Tweak Your Biz » Growth » Don’t Rely On DIY: Why Your Startup Needs Outside Advice

Don’t Rely On DIY: Why Your Startup Needs Outside Advice



We all need experts. Just as you wouldn’t expect your surgeon to repair your car, you shouldn’t try to figure everything out yourself. As entrepreneurs, this often goes against our DIY startup mentality. While you might find yourself wearing multiple hats and delving into tasks outside your area of expertise, getting a business up and running doesn’t mean you’ll know how to handle every situation that arises.

The key to running a successful business is knowing when to ask for help and, most importantly, from whom. At my company, for instance, we’re working on building our sales team. I’ve never led a sales force, so I’ve consulted with experts to learn about hiring, sourcing candidates, sales strategies, and more.

Don’t Rely On DIY: Why Your Startup Needs Outside Advice

Besides simply working outside your area of expertise, here are a few more signs that you could benefit from outside help:

  • You’re doing something different from every other firm in your industry — rightly or wrongly.
  • You’ve tried more than three solutions to a problem, without luck.
  • That thing you’ve always done has suddenly stopped working.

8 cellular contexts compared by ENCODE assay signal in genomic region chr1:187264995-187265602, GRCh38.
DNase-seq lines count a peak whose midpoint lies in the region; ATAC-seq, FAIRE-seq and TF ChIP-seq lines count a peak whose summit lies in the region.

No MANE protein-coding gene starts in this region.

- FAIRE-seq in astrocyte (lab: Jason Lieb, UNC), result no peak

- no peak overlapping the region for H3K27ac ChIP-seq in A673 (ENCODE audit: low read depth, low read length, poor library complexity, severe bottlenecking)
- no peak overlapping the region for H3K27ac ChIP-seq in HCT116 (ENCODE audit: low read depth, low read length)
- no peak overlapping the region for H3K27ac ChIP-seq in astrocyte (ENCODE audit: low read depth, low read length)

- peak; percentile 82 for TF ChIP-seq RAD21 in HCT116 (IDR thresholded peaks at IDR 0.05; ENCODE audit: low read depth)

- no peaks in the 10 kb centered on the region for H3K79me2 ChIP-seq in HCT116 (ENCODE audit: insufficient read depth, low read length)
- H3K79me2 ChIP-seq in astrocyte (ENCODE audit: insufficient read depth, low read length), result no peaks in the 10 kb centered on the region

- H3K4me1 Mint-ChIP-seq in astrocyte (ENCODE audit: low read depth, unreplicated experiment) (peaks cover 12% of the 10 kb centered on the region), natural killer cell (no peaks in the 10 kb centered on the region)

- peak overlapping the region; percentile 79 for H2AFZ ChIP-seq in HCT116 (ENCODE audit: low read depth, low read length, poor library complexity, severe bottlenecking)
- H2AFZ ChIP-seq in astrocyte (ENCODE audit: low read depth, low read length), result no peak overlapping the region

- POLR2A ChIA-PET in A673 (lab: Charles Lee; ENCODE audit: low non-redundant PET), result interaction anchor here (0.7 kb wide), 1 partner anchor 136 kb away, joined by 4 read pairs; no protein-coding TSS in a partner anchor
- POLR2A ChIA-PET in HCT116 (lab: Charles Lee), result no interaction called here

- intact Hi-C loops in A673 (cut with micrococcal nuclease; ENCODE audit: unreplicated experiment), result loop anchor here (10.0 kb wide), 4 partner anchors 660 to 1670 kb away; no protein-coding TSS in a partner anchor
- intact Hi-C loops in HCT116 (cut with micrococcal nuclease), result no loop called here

• A new competitor is stealing your market share.
  • You’ve lost a big customer and can’t figure out why.

There’s never a wrong time to ask for help — it’s the source of the help that really matters. You’ll need to find thoughtful, unbiased experts you can fully trust.

Finding and vetting your expert

Seek an expert who really understands your specific situation and has been in your position before. For example, my company is a relatively new startup, so a Fortune 500 company CEO isn’t going to help us much. But a startup founder who raised money just a few months ago and is still going strong could be an incredibly valuable resource.

There are many ways to find help like this. If you know someone who’s already an authority in the field you’re interested in, ask for a referral. Experts in one area are usually a great help in finding others in a similar field. If you’re using an online service, find one you can try with a minimal financial commitment to ensure you’re getting a good value. You want an expert who gives you the most value for your investment.

Don’t get taken in by someone who’s knowledgeable but can’t provide the specific help you need. Here are some red flags to watch for as you’re vetting potential outside consultants:

  • Red flag 1: He’s got knowledge a mile wide and an inch deep. These types of experts will clam up when they hit a snag. Look for someone who’s been through dozens of situations similar to yours and will know what to do in a jam.
  • Red flag 2: He already knows everything. Be suspicious of a consultant who immediately assumes he knows what you should do. A person who can’t admit he’s wrong or that he doesn’t know something shouldn’t be your trusted advisor.